Medicaid coverage on the ballot

Medicaid coverage on the ballot
A doctor holds a stethoscope and crosses his arms. Photo from

South Dakota is one of 12 states that has not yet expanded Medicaid, an income-based, government-funded healthcare program, under the Affordable Care Act.

However, come the November elections, the state could join the majority.

The implementation of Constitutional Amendment D would expand Medicaid eligibility from 100% of the poverty line to 138%, giving access to roughly 42,000 newly qualified South Dakotans.

While opponents fear its passing will raise taxes, proponents are not worried.

According to South Dakotans Decide Healthcare —  a coalition of patient groups, health providers, faith leaders, educators and farmers — South Dakotans are already paying the taxes needed for this program, but the money is going out of state.

The coalition’s website reads, “Right now, Washington politicians send $328 million of South Dakota’s tax dollars to California, New York and 37 other states to pay for their healthcare instead of ours. Amendment D keeps those tax dollars in South Dakota to pay for health care here.”

South Dakotans Decide Healthcare estimates that over the next five years, $1.3 billion tax dollars will be returned to South Dakota to pay for the program.

The $1.3 billion comes from the state’s Legislative Research Council’s estimated total cost to expand Medicaid ($1.5 billion) minus the state’s share ($166 million) and the predicted savings ($162 million).

According to Zach Marcus, the campaign manager for South Dakotans Decide Healthcare, the current Medicaid system requires the state to pay for about 42% of the care.

With the expansion, the state would only pay 10%, and because of the American Rescue Plan Act, the state will only pay 5% for the first two years. This equates to $63 million in savings for the state in the first two years of the program’s rollout.

Marcus said that with these additional savings, the state’s total cost is estimated to be $3.8 million a year over the next five years.

Both sides agree South Dakota is a low-tax state with little extra money for new

programs. However, proponents believe this amendment’s funds are not an issue, whereas opponents believe it will cause significant problems in the state’s budget.

“I’m not that worried about the implementation here because we feel like the money that Medicaid expansion will bring into the state more than covers the cost share,” Marcus said.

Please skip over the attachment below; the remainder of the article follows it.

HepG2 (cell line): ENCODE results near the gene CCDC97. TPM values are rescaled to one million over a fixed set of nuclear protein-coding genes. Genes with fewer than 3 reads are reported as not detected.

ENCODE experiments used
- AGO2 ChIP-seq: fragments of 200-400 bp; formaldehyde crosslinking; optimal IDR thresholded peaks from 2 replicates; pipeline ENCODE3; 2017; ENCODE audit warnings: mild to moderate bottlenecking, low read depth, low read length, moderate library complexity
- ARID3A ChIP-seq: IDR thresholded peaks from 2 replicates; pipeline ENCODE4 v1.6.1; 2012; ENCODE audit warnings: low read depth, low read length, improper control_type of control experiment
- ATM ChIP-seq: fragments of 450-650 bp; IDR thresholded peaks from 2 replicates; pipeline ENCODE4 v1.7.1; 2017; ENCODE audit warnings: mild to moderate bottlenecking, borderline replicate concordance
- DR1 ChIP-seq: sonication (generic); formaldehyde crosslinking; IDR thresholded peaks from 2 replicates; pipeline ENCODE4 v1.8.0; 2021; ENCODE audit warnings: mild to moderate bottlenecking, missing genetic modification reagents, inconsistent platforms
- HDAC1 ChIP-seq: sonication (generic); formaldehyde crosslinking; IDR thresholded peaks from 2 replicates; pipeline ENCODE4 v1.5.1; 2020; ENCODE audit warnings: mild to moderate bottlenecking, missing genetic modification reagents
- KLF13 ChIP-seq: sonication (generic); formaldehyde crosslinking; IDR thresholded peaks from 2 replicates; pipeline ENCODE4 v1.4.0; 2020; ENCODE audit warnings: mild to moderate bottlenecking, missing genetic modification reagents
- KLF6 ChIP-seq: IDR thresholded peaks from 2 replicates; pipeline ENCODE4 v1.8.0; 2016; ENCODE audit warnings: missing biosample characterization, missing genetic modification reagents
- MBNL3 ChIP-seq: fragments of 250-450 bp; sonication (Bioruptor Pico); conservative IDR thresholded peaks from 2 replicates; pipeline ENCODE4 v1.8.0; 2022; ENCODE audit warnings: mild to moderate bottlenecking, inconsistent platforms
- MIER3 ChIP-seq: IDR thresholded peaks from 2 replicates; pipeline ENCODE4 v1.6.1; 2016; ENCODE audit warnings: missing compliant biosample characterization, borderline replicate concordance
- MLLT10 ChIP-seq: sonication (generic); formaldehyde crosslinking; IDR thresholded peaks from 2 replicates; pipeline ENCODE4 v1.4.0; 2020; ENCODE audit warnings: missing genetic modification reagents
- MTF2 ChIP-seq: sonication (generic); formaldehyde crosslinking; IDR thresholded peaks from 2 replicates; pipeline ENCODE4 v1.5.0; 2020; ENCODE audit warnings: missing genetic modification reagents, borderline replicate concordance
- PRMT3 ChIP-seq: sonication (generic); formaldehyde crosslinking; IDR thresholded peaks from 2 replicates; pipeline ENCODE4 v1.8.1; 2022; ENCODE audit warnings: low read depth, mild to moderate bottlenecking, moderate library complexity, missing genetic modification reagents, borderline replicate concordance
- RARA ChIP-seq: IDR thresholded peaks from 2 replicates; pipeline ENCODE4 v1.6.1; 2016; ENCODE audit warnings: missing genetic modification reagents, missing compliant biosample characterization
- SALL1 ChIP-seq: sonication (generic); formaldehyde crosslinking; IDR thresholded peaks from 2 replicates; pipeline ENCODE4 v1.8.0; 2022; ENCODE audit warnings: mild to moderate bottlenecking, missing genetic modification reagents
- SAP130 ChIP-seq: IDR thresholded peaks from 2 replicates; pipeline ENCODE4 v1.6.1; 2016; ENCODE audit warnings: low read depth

State Sen. Jim Bolin, R-Canton, said he believes this will cause a “crowd out” in the state’s budget.

“We don’t tax a lot, therefore we can’t spend a lot, therefore we can’t do a lot,” Bolin said. “And so when we start taking on more obligations, it’s going to make it very difficult for us to meet those obligations for schools and for corrections and for the current Medicaid program.”

As this is a ballot initiative, the question of Medicaid expansion is up to the voters directly. In order to be placed on the ballot, the petition needed 33,922 signatures. On Jan. 3, South Dakota Secretary of State Steve Barnett announced 38,244 signatures were validated, and the amendment was officially placed on the ballot.

Many Augustana students are directly affected by this measure. According to the university’s website, when accessing health care, “students will need to supply their insurance card for all services provided by the Certified Nurse Practitioner, all laboratory testing, and immunizations.”

For most students, their parents’ health insurance plan will cover them until they are 26. For students whose parents are on the current Medicare program, however, coverage stops at the age of 18. This means the students are expected to pay out of pocket or supply their own health insurance.

Expanding Medicaid will allow most of these students to receive coverage if they are within 138% of the poverty line, about an $18,000 income.

“I think it’s a necessary procedure, especially on a campus like Augie where you have people coming from out of state,” senior Courtney Chrystal said. “Because it’s been expanded in so many other states when students travel from their home state to here, they may lose coverage, and that’s not something that is easily justifiable.”

Opponents of this amendment have said they think the program would be a handout to students and young people who don’t want to work. According to Henry Van Bemmel, a senior at Augustana and campaign manager for state Sen. Reynold Nesiba, D-Sioux Falls, this couldn’t be further from the truth.

“From talking to voters at their door, I’ve lost count of the number who have shared personal experiences of making literally $10 too much in a year to qualify and so they lost access to their benefits that year,” Van Bemmel said. “Our current system literally penalizes people for working too hard.”